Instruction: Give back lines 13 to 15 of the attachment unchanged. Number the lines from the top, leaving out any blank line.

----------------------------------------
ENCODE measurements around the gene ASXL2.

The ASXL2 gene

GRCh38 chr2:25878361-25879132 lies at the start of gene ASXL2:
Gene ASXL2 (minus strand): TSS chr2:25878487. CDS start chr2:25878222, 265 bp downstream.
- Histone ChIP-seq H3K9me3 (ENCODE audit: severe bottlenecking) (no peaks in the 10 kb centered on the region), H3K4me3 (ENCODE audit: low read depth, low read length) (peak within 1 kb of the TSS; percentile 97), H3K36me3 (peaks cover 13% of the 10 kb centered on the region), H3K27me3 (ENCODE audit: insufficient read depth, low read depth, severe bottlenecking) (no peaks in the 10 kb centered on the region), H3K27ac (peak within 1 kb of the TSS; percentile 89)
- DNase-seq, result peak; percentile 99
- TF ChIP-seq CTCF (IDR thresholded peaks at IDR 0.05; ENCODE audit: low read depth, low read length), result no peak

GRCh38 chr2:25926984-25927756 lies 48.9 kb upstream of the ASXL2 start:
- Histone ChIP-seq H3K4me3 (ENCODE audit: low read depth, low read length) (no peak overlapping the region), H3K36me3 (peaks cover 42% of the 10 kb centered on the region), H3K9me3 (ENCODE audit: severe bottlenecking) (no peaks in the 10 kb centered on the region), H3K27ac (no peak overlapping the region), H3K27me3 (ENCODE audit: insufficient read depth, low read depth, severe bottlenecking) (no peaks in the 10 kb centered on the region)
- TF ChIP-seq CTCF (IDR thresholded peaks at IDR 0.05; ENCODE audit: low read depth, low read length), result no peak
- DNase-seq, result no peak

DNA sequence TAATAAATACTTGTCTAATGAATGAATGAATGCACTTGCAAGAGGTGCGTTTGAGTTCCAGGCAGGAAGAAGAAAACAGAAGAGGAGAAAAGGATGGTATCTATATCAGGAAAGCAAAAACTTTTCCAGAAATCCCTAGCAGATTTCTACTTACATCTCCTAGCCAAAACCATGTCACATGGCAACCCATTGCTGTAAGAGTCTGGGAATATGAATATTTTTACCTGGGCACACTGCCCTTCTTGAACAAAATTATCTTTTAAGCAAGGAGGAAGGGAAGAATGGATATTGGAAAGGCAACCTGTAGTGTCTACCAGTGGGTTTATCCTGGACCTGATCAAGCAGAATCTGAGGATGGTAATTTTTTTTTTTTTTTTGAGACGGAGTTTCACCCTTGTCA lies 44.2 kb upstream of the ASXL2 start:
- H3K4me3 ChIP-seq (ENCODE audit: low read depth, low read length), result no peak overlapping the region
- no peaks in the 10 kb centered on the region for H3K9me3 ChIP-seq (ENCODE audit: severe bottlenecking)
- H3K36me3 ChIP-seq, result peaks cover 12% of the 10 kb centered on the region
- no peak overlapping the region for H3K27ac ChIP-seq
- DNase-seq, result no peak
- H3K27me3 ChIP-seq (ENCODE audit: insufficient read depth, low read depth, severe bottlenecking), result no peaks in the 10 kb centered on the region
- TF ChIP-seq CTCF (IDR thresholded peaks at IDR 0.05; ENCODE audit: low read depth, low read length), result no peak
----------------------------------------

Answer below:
- H3K4me3 ChIP-seq (ENCODE audit: low read depth, low read length), result no peak overlapping the region
- no peaks in the 10 kb centered on the region for H3K9me3 ChIP-seq (ENCODE audit: severe bottlenecking)
- H3K36me3 ChIP-seq, result peaks cover 12% of the 10 kb centered on the region